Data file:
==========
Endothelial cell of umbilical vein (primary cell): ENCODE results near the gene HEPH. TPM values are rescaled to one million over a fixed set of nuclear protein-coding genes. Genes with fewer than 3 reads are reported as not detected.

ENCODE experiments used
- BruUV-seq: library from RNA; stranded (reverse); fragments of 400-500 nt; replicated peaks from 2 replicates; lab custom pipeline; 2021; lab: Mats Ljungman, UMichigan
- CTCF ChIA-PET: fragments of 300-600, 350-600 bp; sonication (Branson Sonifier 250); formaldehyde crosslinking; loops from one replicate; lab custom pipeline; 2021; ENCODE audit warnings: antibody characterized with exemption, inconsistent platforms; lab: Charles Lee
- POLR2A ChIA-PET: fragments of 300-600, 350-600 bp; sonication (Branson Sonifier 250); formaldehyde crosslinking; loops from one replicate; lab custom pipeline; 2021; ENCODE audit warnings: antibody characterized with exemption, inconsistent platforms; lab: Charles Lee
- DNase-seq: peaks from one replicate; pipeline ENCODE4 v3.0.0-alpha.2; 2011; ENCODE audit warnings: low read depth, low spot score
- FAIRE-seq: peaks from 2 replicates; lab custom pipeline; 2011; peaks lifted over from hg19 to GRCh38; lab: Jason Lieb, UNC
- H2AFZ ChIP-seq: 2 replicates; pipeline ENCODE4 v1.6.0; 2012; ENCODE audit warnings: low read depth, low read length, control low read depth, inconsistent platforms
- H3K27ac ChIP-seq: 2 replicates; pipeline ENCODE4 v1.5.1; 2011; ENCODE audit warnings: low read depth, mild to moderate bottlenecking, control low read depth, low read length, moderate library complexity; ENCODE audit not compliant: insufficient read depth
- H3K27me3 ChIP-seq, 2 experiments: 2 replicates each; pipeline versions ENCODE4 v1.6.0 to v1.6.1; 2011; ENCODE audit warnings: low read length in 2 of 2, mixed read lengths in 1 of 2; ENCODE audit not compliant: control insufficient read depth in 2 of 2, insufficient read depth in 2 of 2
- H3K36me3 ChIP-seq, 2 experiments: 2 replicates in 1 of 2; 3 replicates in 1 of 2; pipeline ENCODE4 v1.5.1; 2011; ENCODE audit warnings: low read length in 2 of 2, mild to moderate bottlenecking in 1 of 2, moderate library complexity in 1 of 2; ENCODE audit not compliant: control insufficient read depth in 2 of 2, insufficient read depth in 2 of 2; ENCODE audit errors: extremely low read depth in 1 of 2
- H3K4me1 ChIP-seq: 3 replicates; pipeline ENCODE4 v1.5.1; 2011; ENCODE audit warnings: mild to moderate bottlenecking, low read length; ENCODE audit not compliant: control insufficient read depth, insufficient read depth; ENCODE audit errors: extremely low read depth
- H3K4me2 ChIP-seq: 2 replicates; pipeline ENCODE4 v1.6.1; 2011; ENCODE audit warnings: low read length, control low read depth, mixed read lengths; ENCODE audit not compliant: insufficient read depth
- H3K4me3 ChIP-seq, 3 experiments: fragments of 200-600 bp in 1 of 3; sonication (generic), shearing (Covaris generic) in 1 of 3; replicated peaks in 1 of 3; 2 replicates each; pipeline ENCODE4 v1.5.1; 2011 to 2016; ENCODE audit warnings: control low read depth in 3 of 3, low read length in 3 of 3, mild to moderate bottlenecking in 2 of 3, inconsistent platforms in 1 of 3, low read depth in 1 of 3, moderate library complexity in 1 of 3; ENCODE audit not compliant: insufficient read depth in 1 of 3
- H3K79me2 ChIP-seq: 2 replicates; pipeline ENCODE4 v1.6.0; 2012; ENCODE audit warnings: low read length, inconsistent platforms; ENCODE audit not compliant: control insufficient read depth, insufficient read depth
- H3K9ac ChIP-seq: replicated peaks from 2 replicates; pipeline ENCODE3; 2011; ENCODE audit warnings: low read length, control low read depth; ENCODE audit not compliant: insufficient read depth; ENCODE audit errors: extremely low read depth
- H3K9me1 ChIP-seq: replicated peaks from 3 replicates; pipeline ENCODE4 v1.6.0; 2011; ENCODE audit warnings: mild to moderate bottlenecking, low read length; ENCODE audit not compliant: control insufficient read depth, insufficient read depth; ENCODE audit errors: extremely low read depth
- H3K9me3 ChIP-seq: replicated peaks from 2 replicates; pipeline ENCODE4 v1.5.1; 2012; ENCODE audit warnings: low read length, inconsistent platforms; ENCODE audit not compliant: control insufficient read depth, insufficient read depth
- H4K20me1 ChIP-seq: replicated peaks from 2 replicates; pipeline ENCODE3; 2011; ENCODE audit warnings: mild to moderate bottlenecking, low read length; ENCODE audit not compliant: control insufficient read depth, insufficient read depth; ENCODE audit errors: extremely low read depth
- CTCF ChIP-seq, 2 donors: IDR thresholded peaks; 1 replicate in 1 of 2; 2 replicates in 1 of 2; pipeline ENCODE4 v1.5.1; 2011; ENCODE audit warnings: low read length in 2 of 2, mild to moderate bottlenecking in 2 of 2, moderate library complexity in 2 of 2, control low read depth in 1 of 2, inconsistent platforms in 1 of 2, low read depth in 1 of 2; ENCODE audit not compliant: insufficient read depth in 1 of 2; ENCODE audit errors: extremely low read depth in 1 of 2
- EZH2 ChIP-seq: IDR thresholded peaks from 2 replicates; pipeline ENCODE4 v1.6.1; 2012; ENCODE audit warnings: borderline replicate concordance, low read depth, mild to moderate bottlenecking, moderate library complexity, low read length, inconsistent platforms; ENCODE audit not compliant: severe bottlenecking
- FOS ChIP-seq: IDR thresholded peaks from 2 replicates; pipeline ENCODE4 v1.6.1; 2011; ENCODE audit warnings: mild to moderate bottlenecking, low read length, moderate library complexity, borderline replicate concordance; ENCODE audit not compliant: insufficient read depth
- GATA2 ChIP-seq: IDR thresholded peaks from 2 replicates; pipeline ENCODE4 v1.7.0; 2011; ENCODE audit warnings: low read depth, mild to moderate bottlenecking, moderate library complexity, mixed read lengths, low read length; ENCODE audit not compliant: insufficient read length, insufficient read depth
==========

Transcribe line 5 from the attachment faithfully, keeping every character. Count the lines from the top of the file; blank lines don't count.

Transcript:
- POLR2A ChIA-PET: fragments of 300-600, 350-600 bp; sonication (Branson Sonifier 250); formaldehyde crosslinking; loops from one replicate; lab custom pipeline; 2021; ENCODE audit warnings: antibody characterized with exemption, inconsistent platforms; lab: Charles Lee